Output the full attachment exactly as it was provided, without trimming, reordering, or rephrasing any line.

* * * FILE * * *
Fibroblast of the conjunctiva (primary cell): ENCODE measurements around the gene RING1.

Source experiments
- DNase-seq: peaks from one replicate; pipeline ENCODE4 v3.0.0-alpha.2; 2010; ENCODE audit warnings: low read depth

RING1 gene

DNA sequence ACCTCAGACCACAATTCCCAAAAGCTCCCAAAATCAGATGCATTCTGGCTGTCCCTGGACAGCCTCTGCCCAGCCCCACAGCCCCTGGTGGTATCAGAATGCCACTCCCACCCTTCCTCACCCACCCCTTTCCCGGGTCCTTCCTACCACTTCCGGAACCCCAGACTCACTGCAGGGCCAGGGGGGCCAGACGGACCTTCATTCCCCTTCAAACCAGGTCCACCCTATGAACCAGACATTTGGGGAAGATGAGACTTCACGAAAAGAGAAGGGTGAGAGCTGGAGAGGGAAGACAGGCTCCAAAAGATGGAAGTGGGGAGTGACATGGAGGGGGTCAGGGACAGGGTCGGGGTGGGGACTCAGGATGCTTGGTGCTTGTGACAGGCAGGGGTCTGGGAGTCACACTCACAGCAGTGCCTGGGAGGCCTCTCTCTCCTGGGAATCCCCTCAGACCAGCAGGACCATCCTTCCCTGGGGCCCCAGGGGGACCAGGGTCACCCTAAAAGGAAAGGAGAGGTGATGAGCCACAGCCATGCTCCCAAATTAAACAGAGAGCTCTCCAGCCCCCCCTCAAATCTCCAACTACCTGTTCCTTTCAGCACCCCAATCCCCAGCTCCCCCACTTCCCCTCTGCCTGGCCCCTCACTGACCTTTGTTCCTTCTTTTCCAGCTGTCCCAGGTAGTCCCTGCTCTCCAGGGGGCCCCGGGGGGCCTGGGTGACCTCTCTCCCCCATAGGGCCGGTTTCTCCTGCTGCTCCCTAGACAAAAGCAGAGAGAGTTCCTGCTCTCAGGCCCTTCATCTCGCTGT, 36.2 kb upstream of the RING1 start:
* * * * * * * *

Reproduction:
Fibroblast of the conjunctiva (primary cell): ENCODE measurements around the gene RING1.

Source experiments
- DNase-seq: peaks from one replicate; pipeline ENCODE4 v3.0.0-alpha.2; 2010; ENCODE audit warnings: low read depth

RING1 gene

DNA sequence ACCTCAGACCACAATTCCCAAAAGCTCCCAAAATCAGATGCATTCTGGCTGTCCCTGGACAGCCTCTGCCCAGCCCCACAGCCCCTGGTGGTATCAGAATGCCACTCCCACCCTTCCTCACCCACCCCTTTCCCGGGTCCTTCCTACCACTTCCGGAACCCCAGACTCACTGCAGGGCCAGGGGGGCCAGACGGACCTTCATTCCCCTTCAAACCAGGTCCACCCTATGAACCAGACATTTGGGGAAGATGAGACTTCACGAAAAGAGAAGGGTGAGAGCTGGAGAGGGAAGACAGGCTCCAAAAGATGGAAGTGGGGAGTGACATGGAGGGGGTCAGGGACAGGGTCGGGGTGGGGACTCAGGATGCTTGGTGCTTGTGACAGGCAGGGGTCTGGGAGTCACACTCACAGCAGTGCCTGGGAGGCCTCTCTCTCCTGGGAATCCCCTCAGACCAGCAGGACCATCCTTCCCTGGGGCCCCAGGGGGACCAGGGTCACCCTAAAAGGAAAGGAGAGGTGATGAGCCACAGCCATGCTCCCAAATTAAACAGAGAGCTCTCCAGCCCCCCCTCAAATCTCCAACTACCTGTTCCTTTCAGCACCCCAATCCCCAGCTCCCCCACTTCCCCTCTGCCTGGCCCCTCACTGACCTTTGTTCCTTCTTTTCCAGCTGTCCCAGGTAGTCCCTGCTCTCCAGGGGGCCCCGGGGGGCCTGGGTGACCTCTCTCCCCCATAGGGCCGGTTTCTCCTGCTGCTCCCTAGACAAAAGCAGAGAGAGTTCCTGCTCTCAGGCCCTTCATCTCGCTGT, 36.2 kb upstream of the RING1 start: